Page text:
The case for why equity valuations may be reasonable

The case for why equity valuations may be reasonable

Market valuations appear elevated. The S&P 500 looks expensive. That’s the refrain when examined through traditional valuation metrics such as earnings multiples compared to long term S&P averages. There is valid argument why this is not the case.

If one assumes that interest rates will revert back to long term averages, market valuations look expensive. However one of the implicit assumption’s in the current valuation of the market is that interest rates will stay lower for longer. Simplistically, low long term interest rates see more demand for higher risk equity investment rather than lower risk, guaranteed bond alternatives.

An increase in interest rates sees a shift in investment dollars from stocks to bonds where investors can get lower risk, guaranteed return. Higher interest rates increase the required return that investors need to compensate them for holding equities as opposed to more guaranteed alternatives like bonds.

While market participants may disagree on the validity of that assumption my view is that there is a very good chance that interest-rates will remain at lower levels for an extended period of time. If that assumption is valid, then valuations don’t appear that troublesome.

Of course rates will gradually and steadily rise as economic activity picks up. I think one of the observations right now is the concerted global economic activity across the board. You’re seeing economies in Asia and Europe grow together in a coordinated fashion for the first time in more than a decade.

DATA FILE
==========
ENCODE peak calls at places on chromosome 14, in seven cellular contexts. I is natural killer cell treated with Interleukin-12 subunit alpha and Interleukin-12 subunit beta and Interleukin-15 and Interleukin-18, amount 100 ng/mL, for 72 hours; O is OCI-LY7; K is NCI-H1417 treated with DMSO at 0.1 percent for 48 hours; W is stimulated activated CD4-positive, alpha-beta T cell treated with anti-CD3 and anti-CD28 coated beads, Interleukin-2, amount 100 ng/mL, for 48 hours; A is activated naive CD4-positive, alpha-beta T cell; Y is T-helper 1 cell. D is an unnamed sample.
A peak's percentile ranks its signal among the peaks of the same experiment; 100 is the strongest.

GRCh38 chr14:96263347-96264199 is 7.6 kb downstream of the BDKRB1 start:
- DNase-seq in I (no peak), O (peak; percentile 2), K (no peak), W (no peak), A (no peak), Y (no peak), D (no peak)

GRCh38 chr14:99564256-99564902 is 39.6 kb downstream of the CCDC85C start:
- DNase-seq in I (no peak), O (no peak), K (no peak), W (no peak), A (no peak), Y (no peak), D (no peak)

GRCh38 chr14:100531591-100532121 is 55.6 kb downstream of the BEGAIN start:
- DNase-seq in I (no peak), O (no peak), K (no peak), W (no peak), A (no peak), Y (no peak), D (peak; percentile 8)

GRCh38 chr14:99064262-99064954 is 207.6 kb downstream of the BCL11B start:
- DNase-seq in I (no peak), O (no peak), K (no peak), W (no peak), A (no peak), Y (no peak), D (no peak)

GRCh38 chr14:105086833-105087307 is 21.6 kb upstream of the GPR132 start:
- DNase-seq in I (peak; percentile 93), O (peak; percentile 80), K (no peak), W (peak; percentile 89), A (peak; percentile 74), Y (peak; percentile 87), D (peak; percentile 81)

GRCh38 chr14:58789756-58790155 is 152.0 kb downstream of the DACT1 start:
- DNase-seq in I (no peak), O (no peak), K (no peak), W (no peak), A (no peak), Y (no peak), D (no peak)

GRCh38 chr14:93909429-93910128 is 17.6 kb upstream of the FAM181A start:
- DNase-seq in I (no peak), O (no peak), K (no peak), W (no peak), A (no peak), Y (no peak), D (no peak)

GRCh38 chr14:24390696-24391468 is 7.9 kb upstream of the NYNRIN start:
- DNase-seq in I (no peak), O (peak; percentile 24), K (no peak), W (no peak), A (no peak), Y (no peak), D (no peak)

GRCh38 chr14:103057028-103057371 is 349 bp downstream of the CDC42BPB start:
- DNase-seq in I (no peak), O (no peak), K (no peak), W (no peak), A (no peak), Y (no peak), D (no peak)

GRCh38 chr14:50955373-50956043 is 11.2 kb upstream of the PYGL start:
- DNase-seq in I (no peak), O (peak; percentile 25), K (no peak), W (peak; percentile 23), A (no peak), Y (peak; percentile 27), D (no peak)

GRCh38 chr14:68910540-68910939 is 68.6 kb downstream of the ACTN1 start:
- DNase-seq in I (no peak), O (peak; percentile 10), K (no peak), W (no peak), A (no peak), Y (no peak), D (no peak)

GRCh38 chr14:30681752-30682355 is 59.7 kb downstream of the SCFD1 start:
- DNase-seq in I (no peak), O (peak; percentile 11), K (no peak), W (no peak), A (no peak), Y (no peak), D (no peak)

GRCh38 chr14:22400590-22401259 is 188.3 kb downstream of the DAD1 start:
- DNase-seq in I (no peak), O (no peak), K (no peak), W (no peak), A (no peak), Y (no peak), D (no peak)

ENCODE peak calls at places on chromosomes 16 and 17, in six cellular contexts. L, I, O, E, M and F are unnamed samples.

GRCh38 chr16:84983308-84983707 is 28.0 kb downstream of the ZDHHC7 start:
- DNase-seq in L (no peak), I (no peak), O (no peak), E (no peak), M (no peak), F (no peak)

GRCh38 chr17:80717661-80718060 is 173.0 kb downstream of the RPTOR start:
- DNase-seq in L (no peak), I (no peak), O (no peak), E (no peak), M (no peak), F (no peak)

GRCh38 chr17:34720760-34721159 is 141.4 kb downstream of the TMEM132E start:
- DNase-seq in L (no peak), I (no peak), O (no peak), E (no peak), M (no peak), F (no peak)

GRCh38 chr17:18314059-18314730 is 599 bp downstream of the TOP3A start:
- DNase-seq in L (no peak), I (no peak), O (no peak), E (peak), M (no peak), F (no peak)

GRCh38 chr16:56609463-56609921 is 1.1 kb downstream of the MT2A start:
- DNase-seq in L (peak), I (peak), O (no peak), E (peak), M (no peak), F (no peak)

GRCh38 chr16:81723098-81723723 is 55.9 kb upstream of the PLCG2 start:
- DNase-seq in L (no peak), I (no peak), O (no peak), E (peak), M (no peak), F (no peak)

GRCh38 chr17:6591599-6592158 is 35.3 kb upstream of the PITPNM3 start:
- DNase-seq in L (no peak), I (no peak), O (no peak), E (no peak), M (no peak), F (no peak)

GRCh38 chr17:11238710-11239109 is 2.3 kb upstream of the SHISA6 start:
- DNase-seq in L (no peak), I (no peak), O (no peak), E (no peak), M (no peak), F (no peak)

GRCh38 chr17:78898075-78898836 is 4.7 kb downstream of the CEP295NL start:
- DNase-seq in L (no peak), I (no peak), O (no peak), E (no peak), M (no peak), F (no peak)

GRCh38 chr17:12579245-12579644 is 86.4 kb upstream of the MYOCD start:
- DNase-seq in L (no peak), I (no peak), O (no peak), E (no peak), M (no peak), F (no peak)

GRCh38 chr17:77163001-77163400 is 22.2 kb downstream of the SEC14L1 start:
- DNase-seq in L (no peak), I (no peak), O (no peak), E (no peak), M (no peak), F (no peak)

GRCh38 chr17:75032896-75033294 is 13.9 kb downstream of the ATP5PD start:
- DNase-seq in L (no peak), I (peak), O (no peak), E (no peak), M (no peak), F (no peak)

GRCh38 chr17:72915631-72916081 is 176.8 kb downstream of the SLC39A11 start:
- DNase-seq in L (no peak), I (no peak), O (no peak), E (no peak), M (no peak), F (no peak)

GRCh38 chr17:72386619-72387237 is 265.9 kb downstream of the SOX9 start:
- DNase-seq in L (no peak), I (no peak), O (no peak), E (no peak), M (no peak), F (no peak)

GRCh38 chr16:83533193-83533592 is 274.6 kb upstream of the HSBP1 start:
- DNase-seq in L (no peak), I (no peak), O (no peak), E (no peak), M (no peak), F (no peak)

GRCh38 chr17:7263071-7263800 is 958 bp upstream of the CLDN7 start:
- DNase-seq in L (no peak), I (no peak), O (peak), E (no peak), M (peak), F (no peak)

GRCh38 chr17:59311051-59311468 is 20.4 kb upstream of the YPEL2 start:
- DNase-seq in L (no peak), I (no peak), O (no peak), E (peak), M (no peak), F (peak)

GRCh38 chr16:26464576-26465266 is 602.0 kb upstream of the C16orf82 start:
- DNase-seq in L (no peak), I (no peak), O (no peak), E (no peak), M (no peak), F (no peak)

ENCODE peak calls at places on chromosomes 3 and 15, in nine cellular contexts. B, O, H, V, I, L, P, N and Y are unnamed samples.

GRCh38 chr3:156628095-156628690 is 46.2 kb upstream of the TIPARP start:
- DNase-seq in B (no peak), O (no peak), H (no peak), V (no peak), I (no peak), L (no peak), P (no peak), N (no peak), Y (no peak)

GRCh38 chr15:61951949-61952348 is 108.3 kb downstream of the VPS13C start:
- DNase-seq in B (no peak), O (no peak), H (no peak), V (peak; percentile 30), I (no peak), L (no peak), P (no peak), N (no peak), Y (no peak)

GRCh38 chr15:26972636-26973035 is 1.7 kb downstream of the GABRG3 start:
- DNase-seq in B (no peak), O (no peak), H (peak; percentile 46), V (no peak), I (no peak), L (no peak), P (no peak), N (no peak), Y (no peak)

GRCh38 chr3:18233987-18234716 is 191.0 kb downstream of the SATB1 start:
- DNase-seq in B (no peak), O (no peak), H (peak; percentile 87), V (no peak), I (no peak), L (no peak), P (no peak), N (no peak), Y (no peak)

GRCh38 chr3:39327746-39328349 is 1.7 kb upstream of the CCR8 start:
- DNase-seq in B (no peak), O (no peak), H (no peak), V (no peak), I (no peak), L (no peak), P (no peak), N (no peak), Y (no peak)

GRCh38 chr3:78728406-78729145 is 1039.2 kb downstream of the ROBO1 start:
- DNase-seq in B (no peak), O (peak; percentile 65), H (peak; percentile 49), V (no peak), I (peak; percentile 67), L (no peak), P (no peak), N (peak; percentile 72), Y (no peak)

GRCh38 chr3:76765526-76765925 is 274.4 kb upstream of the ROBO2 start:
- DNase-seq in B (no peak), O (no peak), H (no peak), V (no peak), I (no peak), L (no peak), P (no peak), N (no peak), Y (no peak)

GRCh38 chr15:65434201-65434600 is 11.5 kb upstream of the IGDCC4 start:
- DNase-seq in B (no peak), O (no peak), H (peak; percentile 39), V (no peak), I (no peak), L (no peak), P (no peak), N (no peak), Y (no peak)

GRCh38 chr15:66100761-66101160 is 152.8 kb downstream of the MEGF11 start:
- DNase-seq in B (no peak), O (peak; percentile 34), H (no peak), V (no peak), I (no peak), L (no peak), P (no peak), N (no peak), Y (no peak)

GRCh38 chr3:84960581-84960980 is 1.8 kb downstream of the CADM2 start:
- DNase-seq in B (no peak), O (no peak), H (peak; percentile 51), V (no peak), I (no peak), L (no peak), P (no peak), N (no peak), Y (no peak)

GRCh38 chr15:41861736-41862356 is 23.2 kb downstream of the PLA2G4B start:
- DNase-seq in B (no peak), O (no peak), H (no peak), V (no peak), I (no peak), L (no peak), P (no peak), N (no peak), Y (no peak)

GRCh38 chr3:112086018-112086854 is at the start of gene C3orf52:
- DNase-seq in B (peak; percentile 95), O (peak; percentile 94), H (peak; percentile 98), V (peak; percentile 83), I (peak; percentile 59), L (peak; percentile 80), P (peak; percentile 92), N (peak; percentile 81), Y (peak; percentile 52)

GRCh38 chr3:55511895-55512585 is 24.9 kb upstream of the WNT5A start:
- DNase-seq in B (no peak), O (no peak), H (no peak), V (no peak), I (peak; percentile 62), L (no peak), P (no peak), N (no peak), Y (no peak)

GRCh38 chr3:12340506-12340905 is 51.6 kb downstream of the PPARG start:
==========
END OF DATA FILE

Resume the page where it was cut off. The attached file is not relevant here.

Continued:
Emerging market growth continues to be a bright spot with respect to economic activity, with a potential real estate bubble in China and Chinese banking problems notwithstanding. US economic activity continues to be solid with the unemployment rate remaining at persistently low levels and the personal tax cuts that the government is instituting will likely lead to a pick up in consumer spending which invariably should be positive for the economy in general.

US corporations look set to make investments in their workforce and capital stock for the first time in quite some time. Each day seems to deliver a new hiring announcement by some corporation.

All of these reasons are positive indicators for a gradual and measured rising interest-rates. However, how likely we are to return to historic economic cycle high interest rates will ultimately be a function of inflationary pressures in the economy. Whats puzzled economists is why inflationary pressures have remained persistently low in spite of peak employment and strong economic growth.

In my mind however there is one major factor of significance that explains low levels of inflation and mitigates against interest-rate’s rising two levels that were the norm in in previous economic cycle highs.

That factor is the presence of technology. More specifically it is the sweeping role that artificial intelligence will play in the economy over the next decade. Technology generally is a positive force for productivity improvement for a corporation. However this trend is nothing new. Evidence of this has been seen for a number of decades in the automation of global manufacturing lines and plants for quite some time.

Automation has made possible the steady displacement of workers  in areas of the economy that have been reliant on manual labor. In recent years technology innovation has also enabled the displacement of more highly skilled labor performing tasks that require greater sophistication and human interaction.